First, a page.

Saturday, February 28, 2009

The Zen of Right Effort

This afternoon I went to my 3 1/2 hour Qi gong class.  A big part of this practice is a meditation where you find your chi (as if you might have misplaced it somewhere. Excuse me sir, that's my chi you're sitting on.)  

The first place in the body where you are directed to focus  is at the middle dan tien, 2 finger widths below the breast bone.  After a few days if you are diligent and fortunate you may have a sense that the chi has made the short trip to the lower dan tien (or hara) just below the navel.  Then the chi's itinerary is to move down and around the back, unblocking the channels, and finally going up to the top of the head, and purchasing a round trip ticket back to the middle dan tien (never once complaining about missing a seat sale).  When this happens you have cleared the 3 major blockages in the body (lower back, mid back and back of the neck) and the chi  stops for a little celebration party in your head and then flows freely through all the channels.  This takes varying amounts of time for people depending on their level of health and commitment to the practice. 

Our trusty master always goes around the circle of students checking how our chi is and where our chi is (fine thanks for asking).  We have some advanced students in the class who have unblocked all their channels and apparently chi dances freely in their heads.  The rest of us are quite curious about this.  Our instructor encourages us to sit longer saying" it's like a putting a pot of water on to boil, if you keep taking it off the heat it will never boil."  It is a good analogy, all of us little luke warm pots, never quite turning the heat of effort and commitment up high enough.   Even though our master is a Taoist he is expressing one of the aspects of the Buddhist eightfold path, right effort.

As he makes his way around the circle a lot of people find they are too busy to do their meditation every day and he looks at them with clear eyes and tells them the times is there, that he used to work 10 hours a day at two jobs and still found time for meditation.  Rumour has it that this graceful, dignified little man used to work as a janitor at the University.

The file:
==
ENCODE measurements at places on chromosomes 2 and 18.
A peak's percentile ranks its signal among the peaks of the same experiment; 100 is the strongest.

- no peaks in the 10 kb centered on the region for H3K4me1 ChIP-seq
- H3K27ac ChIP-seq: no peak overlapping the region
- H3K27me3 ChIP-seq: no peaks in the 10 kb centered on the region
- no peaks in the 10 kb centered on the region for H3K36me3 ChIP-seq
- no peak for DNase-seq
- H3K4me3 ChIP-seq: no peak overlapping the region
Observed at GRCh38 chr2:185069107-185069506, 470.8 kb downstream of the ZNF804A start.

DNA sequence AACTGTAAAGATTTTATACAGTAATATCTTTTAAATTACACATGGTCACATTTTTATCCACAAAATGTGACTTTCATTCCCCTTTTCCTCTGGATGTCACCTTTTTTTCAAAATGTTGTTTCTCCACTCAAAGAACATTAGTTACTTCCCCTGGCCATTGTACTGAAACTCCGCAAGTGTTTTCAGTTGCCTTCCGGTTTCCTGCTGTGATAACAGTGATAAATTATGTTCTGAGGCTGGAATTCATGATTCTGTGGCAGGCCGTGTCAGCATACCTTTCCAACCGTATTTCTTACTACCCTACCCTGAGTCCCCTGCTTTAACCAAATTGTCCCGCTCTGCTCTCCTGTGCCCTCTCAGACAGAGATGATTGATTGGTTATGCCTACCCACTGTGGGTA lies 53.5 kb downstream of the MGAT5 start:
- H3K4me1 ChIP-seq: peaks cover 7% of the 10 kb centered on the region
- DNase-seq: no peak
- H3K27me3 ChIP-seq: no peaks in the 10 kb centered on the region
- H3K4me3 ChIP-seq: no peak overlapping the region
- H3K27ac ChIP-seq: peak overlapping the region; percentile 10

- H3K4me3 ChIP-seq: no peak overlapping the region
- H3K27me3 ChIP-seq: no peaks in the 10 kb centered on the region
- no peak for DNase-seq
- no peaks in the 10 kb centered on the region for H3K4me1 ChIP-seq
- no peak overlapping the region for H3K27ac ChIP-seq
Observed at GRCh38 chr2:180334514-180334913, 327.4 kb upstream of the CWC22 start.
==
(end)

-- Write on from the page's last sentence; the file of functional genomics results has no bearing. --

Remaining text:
As suggested I do my meditation diligently, twice a day, 30 minutes each time but I know those sittings are not quite enough.  I feel enthused when I hear him talk of the benefits of practice but I need to do more than feel excited about the idea once a week.   What am I doing, what are my classmates doing that prevent us from finding enough time for this valuable practice?  

I can only answer for me, but it seems that time somehow slips through my fingers.  I feel like there are not enough waking hours but in truth if I look, I squander my time as if I were going to live forever.  I have heard it said that the problem is we don't fully understand "impermanence".  If each day I reminded myself that my time here is finite and it's length unknown I might regard each moment as more precious. I might squander less. It's like water, pouring freely from the tap, we watch it wash down the drain without thought.  We need to live in the arid flats of time, our minds fully attentive to how we measure out the drops of our lives.

As it is I waste my valuable life energy zinging around on the internet, sitting in front of the television, doing goodness knows what.  It's not that I'm bad or stupid.  I'm just a little unconscious.  I need to wake up from my groggy half life. It's not a matter of becoming my own personal arm banded time police but just being more mindful, making more conscious choices.  I'm not talking about sucking the pleasure out of my day but just being aware of my intentions and priorities and making my choices from that place, choosing not to squander.  Maybe  it's about getting up an hour earlier.  Maybe it's about getting down to work when it's time, instead of doing this and that.

I have heard this topic on the lips of others this week. " I need more exercise.  I need more fresh air.  I don't want to sit so long at the computer."  (Me to myself: I need to paint more.) It seems a common problem, getting to those things we say we want to do, changing our behaviour to more wholesome states but with a little awareness, conscious intention and the grasping of our will, anything is possible.  I will end with a quote by PT Sudo, "Do not feel overwhelmed by the length of this journey.  All you ever need do is focus on one thing, what you are doing.  Stay on the path and put one foot in front of the other---- that is all.  There is joy in the struggle."

Friday, February 27, 2009

Enlarging The Universe

I'm thinking about creativity today because I was really inspired this morning when I looked around my cyber neighbour- hood and found even more people out there doing creative things.  One of my big inspirations for the day came courtesy of Gallery Juana.  She was writing about her washing machine as suggested by Keri Smith (100 Ideas), a virtual tornado of creativity.  I'd seen her name mentioned before but this was the tipping point for me.  I had to go check her out. She has just published the cutest little book called "How To Be An Explorer Of Your Own World"